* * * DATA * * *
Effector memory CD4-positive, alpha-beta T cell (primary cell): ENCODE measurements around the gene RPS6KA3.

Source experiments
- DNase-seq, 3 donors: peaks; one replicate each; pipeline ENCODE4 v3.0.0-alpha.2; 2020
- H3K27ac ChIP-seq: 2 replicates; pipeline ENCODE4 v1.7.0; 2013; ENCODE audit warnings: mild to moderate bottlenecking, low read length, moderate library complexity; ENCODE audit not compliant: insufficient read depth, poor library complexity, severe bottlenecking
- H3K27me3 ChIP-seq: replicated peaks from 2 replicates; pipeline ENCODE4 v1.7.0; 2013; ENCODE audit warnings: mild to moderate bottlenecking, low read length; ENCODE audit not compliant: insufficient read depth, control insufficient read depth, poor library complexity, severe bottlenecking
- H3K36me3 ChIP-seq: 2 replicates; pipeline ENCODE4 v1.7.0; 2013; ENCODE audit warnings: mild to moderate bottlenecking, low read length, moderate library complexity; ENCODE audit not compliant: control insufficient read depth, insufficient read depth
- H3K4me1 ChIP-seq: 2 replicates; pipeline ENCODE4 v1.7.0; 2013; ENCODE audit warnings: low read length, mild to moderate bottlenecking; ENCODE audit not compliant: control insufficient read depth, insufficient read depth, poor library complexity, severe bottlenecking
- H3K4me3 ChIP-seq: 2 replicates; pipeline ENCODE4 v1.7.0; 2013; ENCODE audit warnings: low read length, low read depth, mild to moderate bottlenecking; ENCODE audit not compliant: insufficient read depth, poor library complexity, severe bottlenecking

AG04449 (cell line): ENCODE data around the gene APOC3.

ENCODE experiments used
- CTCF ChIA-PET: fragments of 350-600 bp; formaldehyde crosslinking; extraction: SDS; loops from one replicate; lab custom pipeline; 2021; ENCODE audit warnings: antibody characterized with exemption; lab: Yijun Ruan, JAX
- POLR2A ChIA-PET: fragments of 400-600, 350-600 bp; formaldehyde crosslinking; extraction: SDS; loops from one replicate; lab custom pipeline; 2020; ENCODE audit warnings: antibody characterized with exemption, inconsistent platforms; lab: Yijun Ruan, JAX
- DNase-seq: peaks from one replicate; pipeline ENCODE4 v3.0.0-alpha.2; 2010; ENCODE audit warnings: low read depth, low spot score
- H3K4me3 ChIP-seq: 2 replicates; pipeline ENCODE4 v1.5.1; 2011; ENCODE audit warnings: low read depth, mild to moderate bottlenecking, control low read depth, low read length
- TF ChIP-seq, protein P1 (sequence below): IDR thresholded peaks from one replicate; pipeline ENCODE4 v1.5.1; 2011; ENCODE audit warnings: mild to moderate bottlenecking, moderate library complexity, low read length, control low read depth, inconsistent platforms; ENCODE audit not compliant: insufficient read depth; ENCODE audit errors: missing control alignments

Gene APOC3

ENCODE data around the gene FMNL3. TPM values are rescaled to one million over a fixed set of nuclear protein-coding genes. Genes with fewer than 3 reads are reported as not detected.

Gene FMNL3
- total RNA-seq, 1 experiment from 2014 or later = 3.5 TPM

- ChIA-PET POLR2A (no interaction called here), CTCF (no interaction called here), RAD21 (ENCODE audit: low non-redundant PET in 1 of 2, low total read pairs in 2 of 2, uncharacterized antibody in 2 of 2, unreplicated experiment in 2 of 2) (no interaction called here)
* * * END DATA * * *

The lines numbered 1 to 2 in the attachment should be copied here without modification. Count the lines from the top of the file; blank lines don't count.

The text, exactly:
Effector memory CD4-positive, alpha-beta T cell (primary cell): ENCODE measurements around the gene RPS6KA3.

Source experiments